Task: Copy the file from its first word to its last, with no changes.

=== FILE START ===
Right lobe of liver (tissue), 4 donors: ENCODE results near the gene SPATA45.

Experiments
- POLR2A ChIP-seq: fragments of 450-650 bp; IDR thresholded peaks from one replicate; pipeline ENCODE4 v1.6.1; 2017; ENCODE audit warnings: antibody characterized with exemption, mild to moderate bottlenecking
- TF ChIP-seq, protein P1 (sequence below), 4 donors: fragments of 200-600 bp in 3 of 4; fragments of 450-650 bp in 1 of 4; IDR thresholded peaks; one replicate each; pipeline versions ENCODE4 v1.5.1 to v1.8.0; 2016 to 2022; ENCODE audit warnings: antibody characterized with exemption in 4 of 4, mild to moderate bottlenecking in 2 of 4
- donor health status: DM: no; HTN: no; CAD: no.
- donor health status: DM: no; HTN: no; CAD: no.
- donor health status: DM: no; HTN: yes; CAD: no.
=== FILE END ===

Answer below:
Right lobe of liver (tissue), 4 donors: ENCODE results near the gene SPATA45.

Experiments
- POLR2A ChIP-seq: fragments of 450-650 bp; IDR thresholded peaks from one replicate; pipeline ENCODE4 v1.6.1; 2017; ENCODE audit warnings: antibody characterized with exemption, mild to moderate bottlenecking
- TF ChIP-seq, protein P1 (sequence below), 4 donors: fragments of 200-600 bp in 3 of 4; fragments of 450-650 bp in 1 of 4; IDR thresholded peaks; one replicate each; pipeline versions ENCODE4 v1.5.1 to v1.8.0; 2016 to 2022; ENCODE audit warnings: antibody characterized with exemption in 4 of 4, mild to moderate bottlenecking in 2 of 4
- donor health status: DM: no; HTN: no; CAD: no.
- donor health status: DM: no; HTN: no; CAD: no.
- donor health status: DM: no; HTN: yes; CAD: no.